When I told Michael about a week, week and a half, ago that I’d answer these questions, I thought, boy, that’ll be an interesting one, I can’t wait to read the answer and find out! At the moment, I’m worldbuilding and plot-building like crazy on several novel projects, waiting to see which one shakes out to be the next novel I write. Probably the strongest contender at the moment is Wielding the Stars, which has a giant jeweled magical orrery and riots and rebellion and fire and flood and…actually not flood I think. Hmm. We may have to go back to the flood later. (This is not to be confused with going back to the Flood later.) It also has load-bearing mythic bears, which are sort of getting to be a thing for me. But I could do any of a number of other things. That number might be five. Unless it’s not. Really, it’s quite a lot of possible projects, and the thing is, the one that jumps out and grabs me might not even exist yet. Novels are like that.

The thing I’m actually working on in any focused way is a short story called “Drifting Like Leaves, Falling Like Acorns,” which has some vets with PTSD who have been given little genetically engineered soothing psychoactive companion frogs. It also has quite a lot of rain and jurisdictional disputes. It is science fiction unless it is fantasy. This is a problem because my filing system for unsold stories calls for them to be put in folders labeled “SF” or “Fantasy,” so I do, but the postnuclear fantasy series I just guess. I could be wrong. I’m just the author, you don’t have to listen to me.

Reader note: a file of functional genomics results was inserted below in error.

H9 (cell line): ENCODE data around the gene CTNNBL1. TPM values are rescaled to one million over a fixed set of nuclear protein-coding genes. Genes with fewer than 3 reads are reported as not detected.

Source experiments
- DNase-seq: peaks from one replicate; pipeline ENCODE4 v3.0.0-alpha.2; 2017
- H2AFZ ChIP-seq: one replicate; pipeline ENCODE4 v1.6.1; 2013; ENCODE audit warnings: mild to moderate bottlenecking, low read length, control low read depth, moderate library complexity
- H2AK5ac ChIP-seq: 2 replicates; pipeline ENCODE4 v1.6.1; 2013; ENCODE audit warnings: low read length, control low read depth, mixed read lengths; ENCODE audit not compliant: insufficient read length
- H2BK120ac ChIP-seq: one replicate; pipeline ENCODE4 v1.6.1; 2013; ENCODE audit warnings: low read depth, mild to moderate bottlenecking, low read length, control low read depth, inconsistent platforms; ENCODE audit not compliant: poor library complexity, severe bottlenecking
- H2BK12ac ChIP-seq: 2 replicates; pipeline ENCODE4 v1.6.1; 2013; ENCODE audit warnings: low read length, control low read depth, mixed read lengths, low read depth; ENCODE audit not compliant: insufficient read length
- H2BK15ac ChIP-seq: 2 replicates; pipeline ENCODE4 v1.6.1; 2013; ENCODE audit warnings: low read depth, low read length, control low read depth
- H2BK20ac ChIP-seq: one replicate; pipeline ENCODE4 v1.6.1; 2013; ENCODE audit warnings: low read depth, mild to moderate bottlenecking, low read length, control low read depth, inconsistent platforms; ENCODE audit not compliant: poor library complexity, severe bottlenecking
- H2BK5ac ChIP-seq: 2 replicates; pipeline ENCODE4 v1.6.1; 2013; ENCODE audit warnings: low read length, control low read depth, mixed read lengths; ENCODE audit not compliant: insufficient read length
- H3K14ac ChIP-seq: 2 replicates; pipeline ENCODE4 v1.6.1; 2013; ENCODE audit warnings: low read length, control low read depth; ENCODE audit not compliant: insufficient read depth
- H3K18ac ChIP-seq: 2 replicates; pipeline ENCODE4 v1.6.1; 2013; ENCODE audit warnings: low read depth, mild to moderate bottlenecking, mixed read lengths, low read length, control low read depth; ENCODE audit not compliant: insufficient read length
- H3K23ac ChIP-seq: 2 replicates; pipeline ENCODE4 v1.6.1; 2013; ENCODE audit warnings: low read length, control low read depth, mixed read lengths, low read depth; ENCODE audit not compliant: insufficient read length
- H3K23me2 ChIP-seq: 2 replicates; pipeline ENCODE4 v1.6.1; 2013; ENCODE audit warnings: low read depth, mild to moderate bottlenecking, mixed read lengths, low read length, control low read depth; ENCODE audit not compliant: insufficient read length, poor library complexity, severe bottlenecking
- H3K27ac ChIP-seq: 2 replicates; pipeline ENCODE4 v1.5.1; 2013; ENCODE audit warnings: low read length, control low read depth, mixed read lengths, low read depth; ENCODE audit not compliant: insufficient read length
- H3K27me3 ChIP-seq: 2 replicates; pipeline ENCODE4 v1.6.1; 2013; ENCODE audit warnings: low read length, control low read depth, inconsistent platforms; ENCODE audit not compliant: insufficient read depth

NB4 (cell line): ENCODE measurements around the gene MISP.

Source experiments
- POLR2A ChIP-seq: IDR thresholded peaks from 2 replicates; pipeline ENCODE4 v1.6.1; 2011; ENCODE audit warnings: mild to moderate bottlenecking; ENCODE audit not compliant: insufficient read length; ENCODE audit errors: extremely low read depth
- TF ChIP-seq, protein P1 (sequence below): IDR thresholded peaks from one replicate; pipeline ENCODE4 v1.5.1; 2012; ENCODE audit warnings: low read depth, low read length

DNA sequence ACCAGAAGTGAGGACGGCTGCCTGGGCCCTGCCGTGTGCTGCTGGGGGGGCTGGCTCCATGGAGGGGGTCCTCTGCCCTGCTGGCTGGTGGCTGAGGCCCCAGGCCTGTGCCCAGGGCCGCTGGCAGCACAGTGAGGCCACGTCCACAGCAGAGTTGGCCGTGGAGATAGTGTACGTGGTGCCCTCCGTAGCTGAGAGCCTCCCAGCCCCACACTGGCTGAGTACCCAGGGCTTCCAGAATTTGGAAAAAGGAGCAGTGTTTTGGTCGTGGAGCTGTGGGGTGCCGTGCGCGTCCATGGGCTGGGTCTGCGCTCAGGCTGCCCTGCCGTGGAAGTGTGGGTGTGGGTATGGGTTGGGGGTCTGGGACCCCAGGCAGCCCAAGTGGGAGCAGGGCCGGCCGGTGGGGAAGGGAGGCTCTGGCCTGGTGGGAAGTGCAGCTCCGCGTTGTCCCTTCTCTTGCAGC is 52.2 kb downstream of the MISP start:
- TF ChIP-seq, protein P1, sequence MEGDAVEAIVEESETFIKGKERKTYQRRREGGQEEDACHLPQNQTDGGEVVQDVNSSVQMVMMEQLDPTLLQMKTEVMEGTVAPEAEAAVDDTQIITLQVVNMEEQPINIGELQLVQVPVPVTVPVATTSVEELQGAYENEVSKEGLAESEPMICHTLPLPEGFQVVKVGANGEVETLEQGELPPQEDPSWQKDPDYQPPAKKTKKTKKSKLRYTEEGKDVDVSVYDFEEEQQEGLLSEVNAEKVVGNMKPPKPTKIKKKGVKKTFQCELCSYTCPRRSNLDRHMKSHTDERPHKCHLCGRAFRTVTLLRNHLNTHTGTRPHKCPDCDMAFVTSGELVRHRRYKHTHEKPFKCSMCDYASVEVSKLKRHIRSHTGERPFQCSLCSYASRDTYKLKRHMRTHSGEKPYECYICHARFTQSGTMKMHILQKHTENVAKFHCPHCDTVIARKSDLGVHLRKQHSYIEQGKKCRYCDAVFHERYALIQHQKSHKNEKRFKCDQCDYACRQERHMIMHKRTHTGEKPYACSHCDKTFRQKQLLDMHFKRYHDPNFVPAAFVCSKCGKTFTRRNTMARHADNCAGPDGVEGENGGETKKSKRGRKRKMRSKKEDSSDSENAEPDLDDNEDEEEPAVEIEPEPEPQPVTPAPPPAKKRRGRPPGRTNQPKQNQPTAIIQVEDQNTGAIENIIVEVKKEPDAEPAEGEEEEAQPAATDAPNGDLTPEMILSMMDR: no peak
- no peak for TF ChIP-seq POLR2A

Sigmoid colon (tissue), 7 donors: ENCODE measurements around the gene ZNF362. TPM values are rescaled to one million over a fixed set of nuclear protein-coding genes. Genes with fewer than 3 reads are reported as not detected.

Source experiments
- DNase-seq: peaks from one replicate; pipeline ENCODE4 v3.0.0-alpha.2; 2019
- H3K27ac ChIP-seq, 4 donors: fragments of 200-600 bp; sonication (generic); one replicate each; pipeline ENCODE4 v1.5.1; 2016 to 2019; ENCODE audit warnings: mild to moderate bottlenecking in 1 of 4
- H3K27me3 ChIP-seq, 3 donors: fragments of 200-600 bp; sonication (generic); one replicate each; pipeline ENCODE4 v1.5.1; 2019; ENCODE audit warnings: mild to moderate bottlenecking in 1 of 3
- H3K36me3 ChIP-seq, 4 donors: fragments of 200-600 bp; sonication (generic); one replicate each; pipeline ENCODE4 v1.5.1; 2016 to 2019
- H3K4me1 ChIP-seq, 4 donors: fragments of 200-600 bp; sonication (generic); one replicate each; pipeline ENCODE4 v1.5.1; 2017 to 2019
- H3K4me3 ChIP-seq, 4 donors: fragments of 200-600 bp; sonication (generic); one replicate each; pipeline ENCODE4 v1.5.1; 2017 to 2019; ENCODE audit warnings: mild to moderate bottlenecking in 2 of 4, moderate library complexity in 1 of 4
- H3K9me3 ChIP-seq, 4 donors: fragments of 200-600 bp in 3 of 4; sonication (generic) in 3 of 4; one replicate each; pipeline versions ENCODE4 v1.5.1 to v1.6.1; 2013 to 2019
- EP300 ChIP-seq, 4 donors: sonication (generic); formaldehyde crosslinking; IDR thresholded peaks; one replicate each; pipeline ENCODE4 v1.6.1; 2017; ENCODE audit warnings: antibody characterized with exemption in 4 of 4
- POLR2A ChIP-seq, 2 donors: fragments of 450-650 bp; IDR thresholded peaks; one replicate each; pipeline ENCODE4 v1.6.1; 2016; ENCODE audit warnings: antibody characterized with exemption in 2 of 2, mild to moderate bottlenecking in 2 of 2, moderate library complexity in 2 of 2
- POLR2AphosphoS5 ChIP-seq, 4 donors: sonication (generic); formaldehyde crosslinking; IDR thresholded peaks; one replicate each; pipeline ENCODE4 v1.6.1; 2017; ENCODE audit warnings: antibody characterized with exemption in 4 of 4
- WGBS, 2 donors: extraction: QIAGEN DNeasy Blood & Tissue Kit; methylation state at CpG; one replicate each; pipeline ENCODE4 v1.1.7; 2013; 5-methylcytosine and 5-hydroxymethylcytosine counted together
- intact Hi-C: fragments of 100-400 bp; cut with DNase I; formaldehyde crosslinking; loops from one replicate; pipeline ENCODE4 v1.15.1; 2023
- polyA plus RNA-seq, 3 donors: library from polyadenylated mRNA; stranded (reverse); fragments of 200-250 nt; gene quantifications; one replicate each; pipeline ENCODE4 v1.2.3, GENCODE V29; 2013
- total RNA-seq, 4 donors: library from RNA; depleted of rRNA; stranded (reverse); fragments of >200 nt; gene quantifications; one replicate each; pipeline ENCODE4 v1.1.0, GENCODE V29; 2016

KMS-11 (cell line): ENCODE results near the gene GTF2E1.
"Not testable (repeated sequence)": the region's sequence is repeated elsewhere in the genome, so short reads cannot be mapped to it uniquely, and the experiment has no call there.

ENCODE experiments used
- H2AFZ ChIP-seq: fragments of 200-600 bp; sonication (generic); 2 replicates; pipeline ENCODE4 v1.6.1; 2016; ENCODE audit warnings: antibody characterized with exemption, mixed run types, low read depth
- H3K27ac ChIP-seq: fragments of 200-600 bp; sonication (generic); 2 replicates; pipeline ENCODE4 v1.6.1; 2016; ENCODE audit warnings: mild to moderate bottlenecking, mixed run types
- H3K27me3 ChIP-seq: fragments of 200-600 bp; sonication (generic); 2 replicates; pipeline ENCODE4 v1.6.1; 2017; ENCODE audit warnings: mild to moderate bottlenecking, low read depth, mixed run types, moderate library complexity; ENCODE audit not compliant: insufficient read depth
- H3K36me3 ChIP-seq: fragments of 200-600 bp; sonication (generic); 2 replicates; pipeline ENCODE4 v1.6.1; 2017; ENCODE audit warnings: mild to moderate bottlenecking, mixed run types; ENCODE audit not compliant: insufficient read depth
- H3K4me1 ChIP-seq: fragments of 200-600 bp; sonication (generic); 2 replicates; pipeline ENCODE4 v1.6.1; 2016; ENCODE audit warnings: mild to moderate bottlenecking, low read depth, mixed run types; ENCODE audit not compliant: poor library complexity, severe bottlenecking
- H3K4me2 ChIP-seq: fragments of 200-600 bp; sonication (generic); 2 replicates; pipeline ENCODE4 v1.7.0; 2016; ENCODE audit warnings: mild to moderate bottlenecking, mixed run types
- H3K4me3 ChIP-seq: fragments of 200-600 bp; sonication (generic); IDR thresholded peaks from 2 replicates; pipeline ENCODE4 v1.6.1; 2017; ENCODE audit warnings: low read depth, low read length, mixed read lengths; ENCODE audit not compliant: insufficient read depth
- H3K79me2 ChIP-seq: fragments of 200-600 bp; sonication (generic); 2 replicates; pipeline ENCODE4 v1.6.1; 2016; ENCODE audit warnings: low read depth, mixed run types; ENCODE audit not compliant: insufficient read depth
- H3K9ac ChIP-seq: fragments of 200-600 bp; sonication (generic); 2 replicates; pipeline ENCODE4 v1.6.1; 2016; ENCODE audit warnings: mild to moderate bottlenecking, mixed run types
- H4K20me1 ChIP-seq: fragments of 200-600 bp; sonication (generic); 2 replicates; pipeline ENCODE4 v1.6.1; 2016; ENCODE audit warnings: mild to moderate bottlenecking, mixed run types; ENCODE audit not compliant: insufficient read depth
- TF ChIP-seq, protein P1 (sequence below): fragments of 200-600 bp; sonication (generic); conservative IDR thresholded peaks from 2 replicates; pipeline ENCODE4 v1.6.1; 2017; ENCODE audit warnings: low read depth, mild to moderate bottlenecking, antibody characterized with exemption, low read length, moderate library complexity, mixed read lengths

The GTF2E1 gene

2) How does my work differ from others of its genre?

Mine has a giant jeweled magical orrery. And genetically engineered psychoactive soothing companion frogs. Like that. Stuff.

Also I have more grandparents in my work than most people. I have more old people in general.

When asked to talk about theme or political concerns, I tend to curl up in a ball and emit disgruntled noises, so let’s focus on the frogs, shall we?

3) Why do I write what I do?

Because if I sing it instead, my voice gets tired, and I get squeamish about things under my fingernails, so sculpture is right out.